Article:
death; yet conspicuously differing from the sarcoma or carcinoma of the "cancer-age" in the absence of any discernible exciting cause.

Congenital tumours of the ovary, long familiarly known as "Dermoids," are sufficiently common in their more conspicuous forms. According, however, to Mr. Greig Smith (Abdominal Surgery, p. 14), they are much more prevalent than has been hitherto supposed, about one in ten of so-called "Ovarian Cysts" being wholly or partially dermoid. Several striking

cases which illustrate the cancerous character of these newgrowths are cited by Mr. Bland Sutton (Surgical Diseases of the Ovaries). A woman of 28 had a huge dermoid cyst, of ten years' apparent duration. It contained hair and teeth. To the main cyst smaller were attached by pedicles; others lay perfectly loose. The largest of the latter was as big as a hen's egg. It lay among adhesions of the small intestines, which completely parted it from the parent cyst. There was another (fixed) in the great omentum; two near the right broad ligament; many small ones adhered to the mesentery or pelvic peritoneum. In Mr. Jessop's case, quoted by Sutton, there were secondary metastases in the liver, right adrenal, and the mesenteric lymph-glands. In Kolaczek's (Virchow's Archiv, Bd, lxxv., s. 399), the peritoneum was dotted over by numerous small yellow knots, many of which contained fine hairs. The primary growth was an ordinary ovarian dermoid in a woman of 40. In Fraenkel's (Wien. Med. Woch., 1883, p. 865) a woman, aged 37, fell and ruptured a dermoid, noticed two years. Autoinoculation of its cell-contents to the peritoneal surface followed, with the result of very numerous small pedunculated cysts growing from that membrane; larger ditto from the liver, diaphragm, and meso-colon; and hairs sprouting from the omentum. See also cases by Grawitz (Virchow's Archiv, Bd. c.), Matthews Duncan (Obst. Trans., xxiv.), Moore (Path. Trans., xviii.), and Hulke (Path. Trans., xxiv.). On the proneness to recurrence of ovarian dermoids after operative removal, see case by Knowsley Thornton in the Med. Times and Gazette, ii., 235;

Alban Doran (Diseases of the Ovaries, p. 89); Bland Sutton (Op. cit.).*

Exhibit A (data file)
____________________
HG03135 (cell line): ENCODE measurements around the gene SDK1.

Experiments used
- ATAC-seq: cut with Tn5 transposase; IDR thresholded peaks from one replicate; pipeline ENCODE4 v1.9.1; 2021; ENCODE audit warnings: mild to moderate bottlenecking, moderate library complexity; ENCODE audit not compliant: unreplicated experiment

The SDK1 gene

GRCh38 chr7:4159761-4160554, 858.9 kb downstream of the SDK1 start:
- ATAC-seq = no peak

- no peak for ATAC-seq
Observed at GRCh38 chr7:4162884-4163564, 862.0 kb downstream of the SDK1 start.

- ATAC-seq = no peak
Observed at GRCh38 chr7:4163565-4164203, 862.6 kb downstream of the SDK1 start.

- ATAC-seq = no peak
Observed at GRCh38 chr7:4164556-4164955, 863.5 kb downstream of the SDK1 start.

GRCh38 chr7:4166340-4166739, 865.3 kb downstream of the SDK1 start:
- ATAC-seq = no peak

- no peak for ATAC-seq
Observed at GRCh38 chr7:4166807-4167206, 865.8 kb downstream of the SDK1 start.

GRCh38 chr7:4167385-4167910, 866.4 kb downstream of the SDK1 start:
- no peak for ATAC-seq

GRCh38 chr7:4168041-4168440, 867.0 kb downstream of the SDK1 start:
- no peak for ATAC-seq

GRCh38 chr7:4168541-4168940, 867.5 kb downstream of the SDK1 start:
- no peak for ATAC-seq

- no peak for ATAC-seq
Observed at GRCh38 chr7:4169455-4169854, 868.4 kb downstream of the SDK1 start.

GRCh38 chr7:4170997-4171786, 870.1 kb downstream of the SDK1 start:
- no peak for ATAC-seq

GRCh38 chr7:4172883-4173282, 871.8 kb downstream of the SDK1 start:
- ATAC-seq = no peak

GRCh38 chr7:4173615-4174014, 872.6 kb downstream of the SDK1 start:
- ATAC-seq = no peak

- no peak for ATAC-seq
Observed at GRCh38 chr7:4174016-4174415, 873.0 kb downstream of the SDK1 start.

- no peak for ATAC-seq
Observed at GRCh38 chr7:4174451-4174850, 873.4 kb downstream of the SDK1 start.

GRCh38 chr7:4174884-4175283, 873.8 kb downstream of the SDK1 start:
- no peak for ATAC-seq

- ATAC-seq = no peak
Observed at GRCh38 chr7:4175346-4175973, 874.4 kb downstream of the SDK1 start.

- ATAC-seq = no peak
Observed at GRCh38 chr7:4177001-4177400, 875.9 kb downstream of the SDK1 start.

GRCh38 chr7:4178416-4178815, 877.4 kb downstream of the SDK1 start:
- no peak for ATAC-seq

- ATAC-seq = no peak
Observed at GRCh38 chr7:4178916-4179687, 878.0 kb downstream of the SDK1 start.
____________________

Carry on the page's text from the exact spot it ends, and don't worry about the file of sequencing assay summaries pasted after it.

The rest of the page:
The composition of these malignant dermoids (which pass through a variable period of latency, often not displaying cancerous phenomena until puberty, or even later) is peculiarly complex and puzzling, insomuch that Mr. Bland Sutton has found it necessary to coin for them a special term "Oophoroma." A peculiarly interesting feature is a marked variation in their structure at different ages. Cell-elements with little organisation or regular arrangement prevail in the öophoromata of fœtuses. or very young children; towards puberty a higher organisation is found, the cells being grouped in alveoli, and various formed tissues being present; later on are large cysts with the usual heterogeneous contents.

Before passing to other derivatives of the Wolffian body, the kidney must be again referred to. Although, as above stated, the presence of striped muscle has conferred upon a rare form of renal tumour a special title, numerous cases occur in which that feature is absent, yet which must necessarily be referred to the operation of the same pathological principle. The elaborate tables published by Dr. Bertram Windle (Journal of Anatomy and Physiology, xviii, 166) are of great value in proving the congenital origin of many so-called "sarcomata" or cystic sarcomata " of the kidney; as also in demonstrating that admixture of heterogeneous tissues which is the most distinctive character of a Blastoma. He gives 61 cases in all, including the Rhabdo-myomata. Of 12"mainly round-celled," 5 appeared in both organs, the fact almost certainly indicating a foetal source; 7 appeared in children under the age of six. Of 8

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* It may in this connection be pointed out that the familiar "ovarian cyst" of later life, in which there is no manifest indication of an embryonic source, is often a cancerous growth; with its cell-elements cast into the shade by the exuberant cyst-formation. Thus of 600 ovariotomies in Schroeder's klinik, only 195 per cent. of the complete operations remained free from disease for more than a year; 100 of these shewed obvious signs of malignancy on an exploratory incision. Leopold, of 110 complete ovariotomies, found cancer in 20; while six others were left unfinished on this account: 22'4 per cent. of malignant cases.